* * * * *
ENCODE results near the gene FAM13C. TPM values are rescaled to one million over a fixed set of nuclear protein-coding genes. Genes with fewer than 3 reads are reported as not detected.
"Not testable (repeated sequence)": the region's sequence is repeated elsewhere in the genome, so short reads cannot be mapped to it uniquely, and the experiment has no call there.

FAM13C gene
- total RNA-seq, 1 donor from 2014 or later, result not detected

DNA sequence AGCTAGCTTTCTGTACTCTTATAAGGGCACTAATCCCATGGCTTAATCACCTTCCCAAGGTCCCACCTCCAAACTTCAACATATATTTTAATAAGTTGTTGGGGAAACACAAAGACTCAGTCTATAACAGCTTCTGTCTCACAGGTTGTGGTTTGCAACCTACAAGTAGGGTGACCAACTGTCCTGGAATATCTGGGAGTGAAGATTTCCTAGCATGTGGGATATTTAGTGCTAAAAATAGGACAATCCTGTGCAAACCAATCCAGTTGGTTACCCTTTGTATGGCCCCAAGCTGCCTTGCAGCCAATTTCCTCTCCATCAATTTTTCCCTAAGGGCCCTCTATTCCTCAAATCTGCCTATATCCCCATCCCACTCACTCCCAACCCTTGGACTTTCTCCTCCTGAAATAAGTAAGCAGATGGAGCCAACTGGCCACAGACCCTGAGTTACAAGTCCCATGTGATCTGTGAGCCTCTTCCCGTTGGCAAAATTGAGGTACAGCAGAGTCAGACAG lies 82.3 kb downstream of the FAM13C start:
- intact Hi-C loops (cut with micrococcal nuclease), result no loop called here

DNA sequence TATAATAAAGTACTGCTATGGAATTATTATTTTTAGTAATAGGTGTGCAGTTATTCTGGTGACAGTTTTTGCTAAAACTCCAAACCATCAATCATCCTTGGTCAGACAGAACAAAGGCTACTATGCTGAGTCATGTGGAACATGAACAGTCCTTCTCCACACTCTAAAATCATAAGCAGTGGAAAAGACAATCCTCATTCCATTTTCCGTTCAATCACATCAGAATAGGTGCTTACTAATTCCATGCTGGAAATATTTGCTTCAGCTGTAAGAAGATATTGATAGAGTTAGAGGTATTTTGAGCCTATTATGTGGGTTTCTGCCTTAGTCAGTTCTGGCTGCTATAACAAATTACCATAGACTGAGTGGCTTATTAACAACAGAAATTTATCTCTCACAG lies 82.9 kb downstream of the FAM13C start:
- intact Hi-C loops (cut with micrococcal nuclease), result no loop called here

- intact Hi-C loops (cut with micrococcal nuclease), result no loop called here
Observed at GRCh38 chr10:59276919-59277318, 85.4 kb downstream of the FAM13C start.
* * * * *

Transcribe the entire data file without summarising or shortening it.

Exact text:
ENCODE results near the gene FAM13C. TPM values are rescaled to one million over a fixed set of nuclear protein-coding genes. Genes with fewer than 3 reads are reported as not detected.
"Not testable (repeated sequence)": the region's sequence is repeated elsewhere in the genome, so short reads cannot be mapped to it uniquely, and the experiment has no call there.

FAM13C gene
- total RNA-seq, 1 donor from 2014 or later, result not detected

DNA sequence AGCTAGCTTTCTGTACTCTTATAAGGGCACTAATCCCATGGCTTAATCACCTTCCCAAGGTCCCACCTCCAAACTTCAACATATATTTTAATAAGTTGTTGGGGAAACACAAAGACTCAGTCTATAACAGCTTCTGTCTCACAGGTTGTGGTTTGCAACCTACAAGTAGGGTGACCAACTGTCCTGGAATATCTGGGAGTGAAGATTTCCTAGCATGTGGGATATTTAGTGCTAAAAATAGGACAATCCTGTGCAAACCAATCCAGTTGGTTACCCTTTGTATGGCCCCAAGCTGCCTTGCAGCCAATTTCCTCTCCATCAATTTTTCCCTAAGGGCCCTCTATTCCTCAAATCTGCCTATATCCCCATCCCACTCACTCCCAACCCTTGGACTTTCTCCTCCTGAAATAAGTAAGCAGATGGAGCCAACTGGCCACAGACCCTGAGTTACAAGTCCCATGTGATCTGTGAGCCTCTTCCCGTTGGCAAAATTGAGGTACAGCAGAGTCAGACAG lies 82.3 kb downstream of the FAM13C start:
- intact Hi-C loops (cut with micrococcal nuclease), result no loop called here

DNA sequence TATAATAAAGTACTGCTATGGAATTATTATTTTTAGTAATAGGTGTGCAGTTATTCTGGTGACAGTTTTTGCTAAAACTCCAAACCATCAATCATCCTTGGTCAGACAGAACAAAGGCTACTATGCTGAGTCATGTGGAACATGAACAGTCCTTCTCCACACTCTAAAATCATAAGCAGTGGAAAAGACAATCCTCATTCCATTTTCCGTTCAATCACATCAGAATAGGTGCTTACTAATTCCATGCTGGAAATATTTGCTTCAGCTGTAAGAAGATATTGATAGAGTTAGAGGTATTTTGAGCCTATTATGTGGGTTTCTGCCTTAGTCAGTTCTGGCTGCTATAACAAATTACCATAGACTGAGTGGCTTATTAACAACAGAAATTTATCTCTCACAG lies 82.9 kb downstream of the FAM13C start:
- intact Hi-C loops (cut with micrococcal nuclease), result no loop called here

- intact Hi-C loops (cut with micrococcal nuclease), result no loop called here
Observed at GRCh38 chr10:59276919-59277318, 85.4 kb downstream of the FAM13C start.